These explorations have allowed for some incisive meditations on the Jewish body itself, which break with pre-established molds of perception. Sander L. Gilman has discussed the way plastic surgery has defined female beauty for white, secular Jewish women. He also has reflected on Freud and Kafka as paradigms of the male Jewish physique. The famous photograph by Diane Arbus of the Jewish giant and his parents, grotesque as it is — and her art surely walks the boundaries of the gothic and monstrous — has become a benchmark. Add to this Bernard Malamud’s black messiah, Julius Lester’s memoir “Lovesong: Becoming a Jew,” Rod Steiger and Jaime Sánchez in the Oscar-winning 1964 movie by Sydney Lumet, “The Pawnbroker,” about a Holocaust survivor and a Puerto Rican in New York, and the efforts by rappin’ groups such as Hip Hop Hoodios to intertwine Jewish and Latino influences. Maybe even Barbra Streisand dressed as a yeshiva bocher in her atrocious Hollywood musical “Yentl” passes as a feminist critique of Jewish tradition.
These good-will examples are exceptions to the rule. In fact, the opposing view is the prevailing one. In “Blazing Saddles,” Mel Brooks includes a scene with Indians — with Brooks himself as their chief — speaking in Yiddish; the leading character, played by Cleavon Little, is the Old West Sheriff Rock Ridge, whose race becomes the target of numerous jokes. Does the movie use stereotypes to undermine these characters? Maybe, in so far as it is a critique of racism and all its attendant destructiveness and absurdity. (After all, Richard Pryor helped write the screenplay.) But that is, it seems to me, the extent of Brooks’s trans-ethnic adventures. Through its humor one is able to understand the approach that Jews take to other groups in the Melting Pot: They coexist with them but never attempt to understand their circumstance.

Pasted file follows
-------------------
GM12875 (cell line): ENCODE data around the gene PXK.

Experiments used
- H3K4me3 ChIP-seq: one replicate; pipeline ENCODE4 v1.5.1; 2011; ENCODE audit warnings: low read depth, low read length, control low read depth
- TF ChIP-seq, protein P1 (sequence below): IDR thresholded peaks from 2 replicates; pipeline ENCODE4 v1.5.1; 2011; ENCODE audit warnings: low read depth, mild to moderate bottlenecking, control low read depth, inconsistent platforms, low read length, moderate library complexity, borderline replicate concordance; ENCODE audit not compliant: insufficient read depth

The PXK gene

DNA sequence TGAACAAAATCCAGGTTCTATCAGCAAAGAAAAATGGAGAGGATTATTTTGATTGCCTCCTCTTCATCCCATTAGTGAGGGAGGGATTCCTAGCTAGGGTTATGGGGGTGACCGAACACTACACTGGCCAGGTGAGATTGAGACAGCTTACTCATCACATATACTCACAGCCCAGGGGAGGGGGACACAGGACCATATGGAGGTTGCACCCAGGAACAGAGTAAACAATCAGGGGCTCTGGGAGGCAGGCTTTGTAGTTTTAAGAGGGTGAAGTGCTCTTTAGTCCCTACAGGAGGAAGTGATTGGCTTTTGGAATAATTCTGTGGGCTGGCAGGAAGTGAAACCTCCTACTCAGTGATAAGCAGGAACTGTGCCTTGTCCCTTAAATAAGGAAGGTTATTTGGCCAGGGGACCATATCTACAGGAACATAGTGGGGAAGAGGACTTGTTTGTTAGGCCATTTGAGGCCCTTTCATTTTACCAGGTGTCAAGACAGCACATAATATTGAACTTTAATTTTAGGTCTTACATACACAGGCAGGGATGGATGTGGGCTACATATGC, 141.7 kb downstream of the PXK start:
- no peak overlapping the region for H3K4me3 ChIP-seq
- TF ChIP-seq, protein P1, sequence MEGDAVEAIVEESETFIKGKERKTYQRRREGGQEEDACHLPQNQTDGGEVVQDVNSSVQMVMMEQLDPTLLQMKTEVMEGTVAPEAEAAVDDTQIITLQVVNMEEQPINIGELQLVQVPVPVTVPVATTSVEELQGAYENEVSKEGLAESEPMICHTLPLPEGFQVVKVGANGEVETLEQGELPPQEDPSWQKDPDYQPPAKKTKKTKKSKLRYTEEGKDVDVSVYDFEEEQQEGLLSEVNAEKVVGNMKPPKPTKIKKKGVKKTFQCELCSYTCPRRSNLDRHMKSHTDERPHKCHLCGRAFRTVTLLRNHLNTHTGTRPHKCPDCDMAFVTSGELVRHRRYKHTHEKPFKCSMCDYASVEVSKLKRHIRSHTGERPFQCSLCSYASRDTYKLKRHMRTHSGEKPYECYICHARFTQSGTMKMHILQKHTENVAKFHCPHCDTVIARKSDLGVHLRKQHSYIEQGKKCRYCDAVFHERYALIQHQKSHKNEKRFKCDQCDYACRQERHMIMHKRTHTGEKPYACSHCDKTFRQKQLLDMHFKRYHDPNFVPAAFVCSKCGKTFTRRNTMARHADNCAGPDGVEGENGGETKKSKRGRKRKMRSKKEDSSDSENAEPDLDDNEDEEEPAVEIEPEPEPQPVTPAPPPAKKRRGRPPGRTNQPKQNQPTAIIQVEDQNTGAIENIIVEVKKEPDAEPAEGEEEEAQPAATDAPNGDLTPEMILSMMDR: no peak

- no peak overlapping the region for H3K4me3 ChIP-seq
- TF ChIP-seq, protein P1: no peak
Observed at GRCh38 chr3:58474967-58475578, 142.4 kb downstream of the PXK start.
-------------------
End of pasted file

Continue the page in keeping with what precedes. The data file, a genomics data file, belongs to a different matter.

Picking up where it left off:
The same might be said of films like Woody Allen’s “Mighty Aphrodite,” in which the director includes a black female actress, but makes her character a prostitute. In such movies like “Crimes and Misdemeanors” and “Bullets Over Broadway,” the cast incorporate Italians but, again, they are invariably Mafiosi commissioned to perform a killing job. Likewise with Philip Roth’s “The Dying Animal,” in which a Latina is a protagonist but only as a sexual object. Forget about Cynthia Ozick, whose oeuvre appears to be constructed as a Platonic vision of the United States.
The absence of well-rounded, ongoing multicultural faces in Jewish depictions of the American scene, and in depictions of the community itself, is indeed disconcerting. Yes, the cultural map is a falsifying one. The efforts at depicting other ethnic groups in our neighborhoods are pious but insufficient. And the look we’re ready to give to our own mirror, appreciating our siblings among us who are not from Eastern Europe but from the former Ottoman Empire, Asia, South Africa and the Americas, leave much to be desired. More than at any other point in the past, assimilation, conversion and mixed marriages are redefining the texture of American Judaism. We’re no longer an Ashkenazic monolith. Nor do we live at a time when Europe is the sole source of cultural maintenance.
California and Texas are the first states in which whites are a minority. The rest of the country will follow suit quickly. How should American Jews react to this transformation? When will we be ready to recognize that multiculturalism has become the rule of thumb in our own families? Will media representations ever be courageous enough to mirror the change?
Ilan Stavans is the Lewis-Sebring professor at Amherst College. This is an excerpt from his catalog essay, published by Yale University Press and accompanying the exhibit The Jewish Identity Project: New American Photography, which opens in New York on September 20 at The Jewish Museum.